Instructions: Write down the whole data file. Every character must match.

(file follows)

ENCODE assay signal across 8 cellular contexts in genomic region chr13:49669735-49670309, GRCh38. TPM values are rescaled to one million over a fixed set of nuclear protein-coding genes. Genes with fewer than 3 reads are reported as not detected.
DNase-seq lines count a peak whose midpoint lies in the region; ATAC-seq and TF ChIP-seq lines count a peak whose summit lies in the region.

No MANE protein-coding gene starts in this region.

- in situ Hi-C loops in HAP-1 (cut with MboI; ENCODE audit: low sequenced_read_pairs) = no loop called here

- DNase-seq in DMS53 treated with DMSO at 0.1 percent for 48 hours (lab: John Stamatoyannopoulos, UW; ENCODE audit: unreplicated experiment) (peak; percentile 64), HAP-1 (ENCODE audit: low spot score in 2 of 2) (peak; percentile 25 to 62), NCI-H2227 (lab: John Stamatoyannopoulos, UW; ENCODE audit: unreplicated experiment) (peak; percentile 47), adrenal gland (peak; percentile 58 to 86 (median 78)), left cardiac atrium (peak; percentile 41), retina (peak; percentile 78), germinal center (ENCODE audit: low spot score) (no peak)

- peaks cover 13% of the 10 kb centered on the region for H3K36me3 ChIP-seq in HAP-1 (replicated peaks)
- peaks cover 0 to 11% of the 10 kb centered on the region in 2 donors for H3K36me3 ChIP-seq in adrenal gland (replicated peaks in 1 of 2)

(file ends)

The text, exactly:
ENCODE assay signal across 8 cellular contexts in genomic region chr13:49669735-49670309, GRCh38. TPM values are rescaled to one million over a fixed set of nuclear protein-coding genes. Genes with fewer than 3 reads are reported as not detected.
DNase-seq lines count a peak whose midpoint lies in the region; ATAC-seq and TF ChIP-seq lines count a peak whose summit lies in the region.

No MANE protein-coding gene starts in this region.

- in situ Hi-C loops in HAP-1 (cut with MboI; ENCODE audit: low sequenced_read_pairs) = no loop called here

- DNase-seq in DMS53 treated with DMSO at 0.1 percent for 48 hours (lab: John Stamatoyannopoulos, UW; ENCODE audit: unreplicated experiment) (peak; percentile 64), HAP-1 (ENCODE audit: low spot score in 2 of 2) (peak; percentile 25 to 62), NCI-H2227 (lab: John Stamatoyannopoulos, UW; ENCODE audit: unreplicated experiment) (peak; percentile 47), adrenal gland (peak; percentile 58 to 86 (median 78)), left cardiac atrium (peak; percentile 41), retina (peak; percentile 78), germinal center (ENCODE audit: low spot score) (no peak)

- peaks cover 13% of the 10 kb centered on the region for H3K36me3 ChIP-seq in HAP-1 (replicated peaks)
- peaks cover 0 to 11% of the 10 kb centered on the region in 2 donors for H3K36me3 ChIP-seq in adrenal gland (replicated peaks in 1 of 2)